3. Your next sentence is: "Rudolf Steiner was originally a follower of Madame Blavatsky's 'Theosophy'". This is absolutely wrong. He was never a Blavatsky "follower". He joined the Theosophical movement in the beginning of the 20th century because it was the only group of people who were interested in hearing about the results of his own spiritual research. His lectures and writings were not based on Blavatsky's teachings; they had some points in common, because both were observing objective spiritual facts. If I see a lake and describe it, and then you see the same lake and make your own description, you cannot say that you have been my "follower". In fact, his joining the Theosophical Society meant a lot of sacrifice for him. This sacrifice meant cutting his connections with the "intelligentsia" of his time (Steiner was considered a prodigy and potential intellectual innovator). For instance, he had a large correspondence with the famous scientist Haeckel. As soon as Haeckel heard that Steiner had joined the Theosophical Society, he made a bundle of all the letters Steiner had written to him, labeled them "turned Theosophist", and never wrote to Steiner again.
4. You say "One of the ideas that Steiner stresses throughout his work is that there is a 'supersensible' world (which is also known as the imaginal world)." Unless you carefully explain what you understand by "imaginal world", you give a wrong impression that the "supersensible" world is “imagined”. In Anthroposophy, "Imaginative Consciousness" is a technical expression introduced by Steiner, and has nothing to do with what is commonly understood by "imagining" (furthermore, it corresponds to the "lowest" capacity for observing the supersensible world). This is maybe what you imply with "He does not mean an actual 'third eye' of sensor array here; it is a metaphor for learning a way of seeing through the imagination as well as physical eyes." I don't know what you could mean by "sensor array"; but as a computer scientist, this has a technical connotation to me that has absolutely nothing to do with the supersensible organs of perception described by Steiner. Moreover, Steiner separated very well the observation of non-physical phenomena from physical ones; including "physical eyes" in this observation just does not conform to what he said and meant. "Third eye" is precisely a good expression to characterize one of those “non-physical” organs of supersensible perception; moreover, it has connections with non-sensory perceptions of ancient people - which is well characterized by the myth of the Cyclops.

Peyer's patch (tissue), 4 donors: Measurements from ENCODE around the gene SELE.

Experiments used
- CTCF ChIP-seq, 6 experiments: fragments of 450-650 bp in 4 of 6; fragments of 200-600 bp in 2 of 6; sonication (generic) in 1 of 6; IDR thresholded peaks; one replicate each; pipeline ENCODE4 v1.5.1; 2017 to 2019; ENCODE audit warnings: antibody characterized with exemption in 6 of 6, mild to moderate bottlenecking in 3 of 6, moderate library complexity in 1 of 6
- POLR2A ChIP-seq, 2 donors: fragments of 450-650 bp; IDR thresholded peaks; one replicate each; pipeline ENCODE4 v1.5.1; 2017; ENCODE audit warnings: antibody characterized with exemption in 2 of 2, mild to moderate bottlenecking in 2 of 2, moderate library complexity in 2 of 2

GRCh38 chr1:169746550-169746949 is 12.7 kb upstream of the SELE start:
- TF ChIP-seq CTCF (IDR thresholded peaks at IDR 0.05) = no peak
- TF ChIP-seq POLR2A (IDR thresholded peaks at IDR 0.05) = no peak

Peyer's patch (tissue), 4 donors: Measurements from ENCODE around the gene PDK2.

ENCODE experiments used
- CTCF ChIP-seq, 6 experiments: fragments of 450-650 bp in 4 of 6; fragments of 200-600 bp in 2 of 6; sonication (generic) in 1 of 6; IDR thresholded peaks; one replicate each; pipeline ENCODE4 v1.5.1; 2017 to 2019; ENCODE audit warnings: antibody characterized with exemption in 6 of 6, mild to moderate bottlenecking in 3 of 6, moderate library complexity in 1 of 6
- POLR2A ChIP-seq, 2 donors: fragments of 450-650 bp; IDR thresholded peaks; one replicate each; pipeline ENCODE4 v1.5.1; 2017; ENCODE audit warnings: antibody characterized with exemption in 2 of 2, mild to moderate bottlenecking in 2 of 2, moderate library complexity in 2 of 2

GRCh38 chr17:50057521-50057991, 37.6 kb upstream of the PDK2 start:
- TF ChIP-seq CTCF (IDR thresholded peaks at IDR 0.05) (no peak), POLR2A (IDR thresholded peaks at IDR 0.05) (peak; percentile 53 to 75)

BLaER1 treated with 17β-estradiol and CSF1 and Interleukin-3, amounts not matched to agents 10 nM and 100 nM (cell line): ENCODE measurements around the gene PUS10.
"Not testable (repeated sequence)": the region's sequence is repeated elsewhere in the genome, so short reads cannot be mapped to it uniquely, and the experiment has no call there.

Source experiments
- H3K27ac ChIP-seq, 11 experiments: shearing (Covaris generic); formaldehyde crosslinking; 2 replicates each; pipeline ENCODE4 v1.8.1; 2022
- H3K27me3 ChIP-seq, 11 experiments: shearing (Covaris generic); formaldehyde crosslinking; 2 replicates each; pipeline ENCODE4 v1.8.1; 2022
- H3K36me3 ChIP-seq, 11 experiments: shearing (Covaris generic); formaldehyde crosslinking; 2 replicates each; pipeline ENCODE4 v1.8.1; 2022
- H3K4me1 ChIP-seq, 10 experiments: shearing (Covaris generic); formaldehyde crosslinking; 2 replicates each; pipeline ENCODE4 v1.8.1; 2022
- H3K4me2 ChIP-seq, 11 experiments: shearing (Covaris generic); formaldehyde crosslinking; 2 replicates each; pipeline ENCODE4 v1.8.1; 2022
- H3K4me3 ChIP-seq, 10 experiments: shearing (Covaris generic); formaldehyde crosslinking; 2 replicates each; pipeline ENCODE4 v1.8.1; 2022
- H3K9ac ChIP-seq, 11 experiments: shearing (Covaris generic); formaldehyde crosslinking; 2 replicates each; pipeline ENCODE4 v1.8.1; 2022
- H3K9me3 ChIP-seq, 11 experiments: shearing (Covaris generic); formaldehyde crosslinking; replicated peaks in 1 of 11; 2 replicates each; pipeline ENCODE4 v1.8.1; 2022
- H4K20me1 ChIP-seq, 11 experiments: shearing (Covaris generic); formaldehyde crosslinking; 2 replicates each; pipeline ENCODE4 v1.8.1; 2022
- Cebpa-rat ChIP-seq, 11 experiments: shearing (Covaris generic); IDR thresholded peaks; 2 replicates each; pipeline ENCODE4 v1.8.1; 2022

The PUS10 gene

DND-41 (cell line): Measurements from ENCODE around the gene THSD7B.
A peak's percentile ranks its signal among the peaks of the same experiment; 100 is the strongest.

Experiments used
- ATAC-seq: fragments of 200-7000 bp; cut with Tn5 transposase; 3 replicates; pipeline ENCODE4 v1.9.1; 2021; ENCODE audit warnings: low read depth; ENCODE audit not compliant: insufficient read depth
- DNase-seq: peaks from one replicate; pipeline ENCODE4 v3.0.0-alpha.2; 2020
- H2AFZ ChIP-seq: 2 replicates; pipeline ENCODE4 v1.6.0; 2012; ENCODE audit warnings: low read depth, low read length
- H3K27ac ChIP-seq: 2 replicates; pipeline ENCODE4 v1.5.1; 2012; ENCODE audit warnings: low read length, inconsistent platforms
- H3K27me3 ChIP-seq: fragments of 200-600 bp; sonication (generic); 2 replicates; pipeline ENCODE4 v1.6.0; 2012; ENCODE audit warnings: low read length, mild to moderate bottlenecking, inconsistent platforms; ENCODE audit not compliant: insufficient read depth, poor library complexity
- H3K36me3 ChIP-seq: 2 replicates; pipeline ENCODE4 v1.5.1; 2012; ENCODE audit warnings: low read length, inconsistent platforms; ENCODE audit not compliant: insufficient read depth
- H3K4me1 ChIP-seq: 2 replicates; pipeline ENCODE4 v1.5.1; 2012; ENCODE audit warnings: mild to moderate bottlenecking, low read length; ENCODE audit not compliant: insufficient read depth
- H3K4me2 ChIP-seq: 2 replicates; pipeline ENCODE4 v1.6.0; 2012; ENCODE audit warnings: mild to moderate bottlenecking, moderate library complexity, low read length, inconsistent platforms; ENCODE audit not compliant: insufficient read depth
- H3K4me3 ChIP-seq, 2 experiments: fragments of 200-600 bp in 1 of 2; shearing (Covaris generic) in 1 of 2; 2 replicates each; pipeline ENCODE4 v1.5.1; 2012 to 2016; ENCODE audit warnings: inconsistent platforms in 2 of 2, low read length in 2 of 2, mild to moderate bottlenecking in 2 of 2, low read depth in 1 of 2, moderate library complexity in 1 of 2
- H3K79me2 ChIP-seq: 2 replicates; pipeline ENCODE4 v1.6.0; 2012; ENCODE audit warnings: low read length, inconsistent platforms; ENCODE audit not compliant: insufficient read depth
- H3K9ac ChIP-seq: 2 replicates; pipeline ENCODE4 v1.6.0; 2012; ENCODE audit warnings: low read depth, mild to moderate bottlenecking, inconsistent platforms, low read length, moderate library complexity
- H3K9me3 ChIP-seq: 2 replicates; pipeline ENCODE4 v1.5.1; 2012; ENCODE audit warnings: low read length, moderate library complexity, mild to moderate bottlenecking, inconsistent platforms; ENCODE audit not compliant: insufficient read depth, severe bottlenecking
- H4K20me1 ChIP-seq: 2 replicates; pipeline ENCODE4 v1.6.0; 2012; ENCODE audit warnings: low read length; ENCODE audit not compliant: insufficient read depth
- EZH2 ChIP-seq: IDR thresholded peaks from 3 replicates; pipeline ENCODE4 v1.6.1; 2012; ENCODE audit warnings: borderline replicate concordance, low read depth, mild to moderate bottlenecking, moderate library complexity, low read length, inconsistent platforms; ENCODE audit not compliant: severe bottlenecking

5. You say "Zajonc also uses the word 'supersensible' and talks throughout the book about this process of learning to see differently." It seems to me that you have misunderstood what Zajonc meant by that process in his extraordinary book. I think he was referring to the fact expressed by Steiner, following Goethe, that we are able to perceive the supersensible world of ideas with our thinking. I suggest you read Steiner's "Philosophy of Spiritual Activity" (there are also translations with the transliterated title "Philosophy of Freedom") to understand how this is possible. In particular, Zajonc magnificently shows that even our way of seeing depends on our thinking - see his wonderful chapter on the development of linear perspective.